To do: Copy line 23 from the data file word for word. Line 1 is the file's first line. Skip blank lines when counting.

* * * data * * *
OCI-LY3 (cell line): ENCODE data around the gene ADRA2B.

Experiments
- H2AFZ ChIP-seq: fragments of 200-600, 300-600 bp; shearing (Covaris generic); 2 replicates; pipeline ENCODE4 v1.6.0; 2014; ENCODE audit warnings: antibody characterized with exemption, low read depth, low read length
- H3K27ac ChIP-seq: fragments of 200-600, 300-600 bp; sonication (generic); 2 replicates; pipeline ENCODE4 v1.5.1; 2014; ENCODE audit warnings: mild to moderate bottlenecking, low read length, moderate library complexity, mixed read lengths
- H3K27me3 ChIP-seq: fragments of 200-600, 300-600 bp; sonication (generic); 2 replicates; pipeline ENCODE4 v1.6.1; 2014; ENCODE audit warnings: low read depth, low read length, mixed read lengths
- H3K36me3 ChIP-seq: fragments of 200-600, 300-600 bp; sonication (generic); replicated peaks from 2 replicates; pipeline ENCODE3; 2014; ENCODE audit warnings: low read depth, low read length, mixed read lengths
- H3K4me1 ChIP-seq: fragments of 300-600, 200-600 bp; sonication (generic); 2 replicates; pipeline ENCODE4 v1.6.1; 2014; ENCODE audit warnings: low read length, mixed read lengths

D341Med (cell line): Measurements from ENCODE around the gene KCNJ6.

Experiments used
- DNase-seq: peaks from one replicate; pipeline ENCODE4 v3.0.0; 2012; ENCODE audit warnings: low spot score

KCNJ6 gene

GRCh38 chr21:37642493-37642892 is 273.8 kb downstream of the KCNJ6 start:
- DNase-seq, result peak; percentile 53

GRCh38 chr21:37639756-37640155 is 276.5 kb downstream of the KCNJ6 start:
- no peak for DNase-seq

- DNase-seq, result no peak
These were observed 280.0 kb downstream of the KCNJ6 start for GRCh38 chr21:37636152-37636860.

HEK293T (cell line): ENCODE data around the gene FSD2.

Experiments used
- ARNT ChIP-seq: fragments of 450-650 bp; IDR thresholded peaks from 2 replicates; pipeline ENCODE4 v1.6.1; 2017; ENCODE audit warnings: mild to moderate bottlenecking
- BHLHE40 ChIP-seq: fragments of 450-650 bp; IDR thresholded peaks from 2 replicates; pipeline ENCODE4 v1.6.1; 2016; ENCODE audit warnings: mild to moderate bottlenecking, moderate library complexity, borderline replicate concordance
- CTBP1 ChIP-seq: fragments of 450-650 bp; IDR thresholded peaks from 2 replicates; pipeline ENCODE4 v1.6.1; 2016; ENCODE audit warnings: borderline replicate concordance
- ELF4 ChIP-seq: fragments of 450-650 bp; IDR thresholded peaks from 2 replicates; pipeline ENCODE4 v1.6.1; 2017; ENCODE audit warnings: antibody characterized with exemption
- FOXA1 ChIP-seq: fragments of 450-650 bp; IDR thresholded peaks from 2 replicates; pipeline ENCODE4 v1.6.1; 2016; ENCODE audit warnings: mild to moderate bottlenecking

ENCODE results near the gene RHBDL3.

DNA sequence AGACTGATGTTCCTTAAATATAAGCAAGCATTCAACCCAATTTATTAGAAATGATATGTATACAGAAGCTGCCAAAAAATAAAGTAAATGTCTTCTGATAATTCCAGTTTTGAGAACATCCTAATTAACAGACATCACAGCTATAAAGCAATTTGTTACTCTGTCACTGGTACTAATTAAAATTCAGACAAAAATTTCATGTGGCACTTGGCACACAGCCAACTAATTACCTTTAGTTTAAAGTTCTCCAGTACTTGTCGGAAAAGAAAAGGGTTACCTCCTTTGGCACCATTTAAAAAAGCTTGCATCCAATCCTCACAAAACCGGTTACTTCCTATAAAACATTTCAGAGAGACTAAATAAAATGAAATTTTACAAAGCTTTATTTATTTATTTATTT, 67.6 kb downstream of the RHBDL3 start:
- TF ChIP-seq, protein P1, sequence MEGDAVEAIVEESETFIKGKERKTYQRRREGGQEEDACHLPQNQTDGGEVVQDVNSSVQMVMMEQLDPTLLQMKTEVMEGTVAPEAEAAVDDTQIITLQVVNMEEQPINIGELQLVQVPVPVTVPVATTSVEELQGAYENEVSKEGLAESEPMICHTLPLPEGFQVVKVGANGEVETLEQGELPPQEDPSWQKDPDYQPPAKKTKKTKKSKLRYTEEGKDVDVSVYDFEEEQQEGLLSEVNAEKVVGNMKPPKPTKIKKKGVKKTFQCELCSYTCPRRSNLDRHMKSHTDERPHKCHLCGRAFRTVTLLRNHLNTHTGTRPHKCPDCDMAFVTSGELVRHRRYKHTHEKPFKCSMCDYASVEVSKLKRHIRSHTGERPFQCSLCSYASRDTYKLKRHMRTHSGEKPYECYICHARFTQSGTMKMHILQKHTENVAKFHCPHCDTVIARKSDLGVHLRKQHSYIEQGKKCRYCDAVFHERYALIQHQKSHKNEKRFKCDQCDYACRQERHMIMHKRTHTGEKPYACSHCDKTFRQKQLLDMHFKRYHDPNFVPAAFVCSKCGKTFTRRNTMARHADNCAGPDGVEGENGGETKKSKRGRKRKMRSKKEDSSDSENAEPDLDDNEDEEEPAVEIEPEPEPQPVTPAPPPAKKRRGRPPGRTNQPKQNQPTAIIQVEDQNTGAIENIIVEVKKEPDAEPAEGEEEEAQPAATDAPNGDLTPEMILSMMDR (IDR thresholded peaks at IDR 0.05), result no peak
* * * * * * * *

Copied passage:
- ELF4 ChIP-seq: fragments of 450-650 bp; IDR thresholded peaks from 2 replicates; pipeline ENCODE4 v1.6.1; 2017; ENCODE audit warnings: antibody characterized with exemption